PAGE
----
How to interview for a job after being fired

A CareerBeacon reader wrote in for some advice on her career dilemma. She was recently fired from her job, and she is afraid the situation will prevent her from landing future employment. Here’s a summary of her question.

“I worked at my last job for almost a year before being terminated. The project I was hired to manage failed to deliver results and lost a great deal of money for the company. The period of employment is too long to leave off my resume, so how do I explain being fired to future employers?”

The answer is, answer it honestly. Most of us have encountered setbacks in our careers. Companies alter their plans, close departments, or restructure all the time. Often these changes involve job losses. There’s no shame in having lost a job.

List the position on your resume along with the skills you used or acquired on the job as well as any relevant accomplishments along the way. Your resume is a marketing document – so it should point out the positive.

However, when employers see the ten or eleven-month stint in your recent work history, they are almost certainly going to ask what happened or why you left. You’ll have to answer that honestly as well.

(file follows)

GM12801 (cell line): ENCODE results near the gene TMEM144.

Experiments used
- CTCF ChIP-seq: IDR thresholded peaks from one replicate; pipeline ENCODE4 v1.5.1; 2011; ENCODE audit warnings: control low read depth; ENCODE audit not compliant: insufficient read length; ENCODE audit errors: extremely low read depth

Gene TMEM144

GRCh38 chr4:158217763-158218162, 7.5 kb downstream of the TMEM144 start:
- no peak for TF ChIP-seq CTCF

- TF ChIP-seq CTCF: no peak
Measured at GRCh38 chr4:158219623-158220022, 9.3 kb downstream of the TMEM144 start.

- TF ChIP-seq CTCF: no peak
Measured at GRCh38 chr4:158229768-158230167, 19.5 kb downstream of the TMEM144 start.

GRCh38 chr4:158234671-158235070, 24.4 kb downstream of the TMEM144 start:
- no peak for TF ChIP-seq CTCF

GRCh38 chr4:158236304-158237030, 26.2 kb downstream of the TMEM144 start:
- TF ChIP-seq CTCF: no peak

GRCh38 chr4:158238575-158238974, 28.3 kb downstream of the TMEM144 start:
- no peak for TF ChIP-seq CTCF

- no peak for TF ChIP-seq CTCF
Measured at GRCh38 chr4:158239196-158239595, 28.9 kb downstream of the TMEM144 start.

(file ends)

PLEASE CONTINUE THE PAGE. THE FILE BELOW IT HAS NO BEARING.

Lying isn’t an option. Potential employers will contact your previous company – and anyone they know who may have worked with you. Even if you get away with it at the hiring stage, if the truth comes out later you could be terminated for dishonesty. (Then you’d have two firings to explain in future interviews.)

Fortunately, our reader wasn’t fired for fraud or theft or any workplace activity like that which could seriously derail her career prospects. She was hired for a project that had the company backing and budget behind it. It didn’t work out.

Explain the experience. What the project was, and what when wrong. Most importantly, explain what you learned from it. Most practical, strategic learnings come through trial and error.

In my own career I have run online and social media campaigns that often had much time and resources invested in them. Some failed to engage the target market at the time. But even those that weren’t successful taught me and my teams how to better read audience reactions, evaluate user behaviour, and course-correct our approach in subsequent campaigns.

Those learnings are invaluable to the success of future projects, and trial and error was the only way to gain them.

Everyone experiences setbacks. Setbacks can make you better at what you do. Just be professional and honest about what happened and what you learned. Those behaviours should also help with your professional reputation. Use this to counter-balance the recent job loss. Have a list of solid references from previous jobs who can speak positively about your attitude and abilities.

(And whatever you do, don’t be bitter about the job loss or badmouth your previous boss or company. Job interviewers hate that.)

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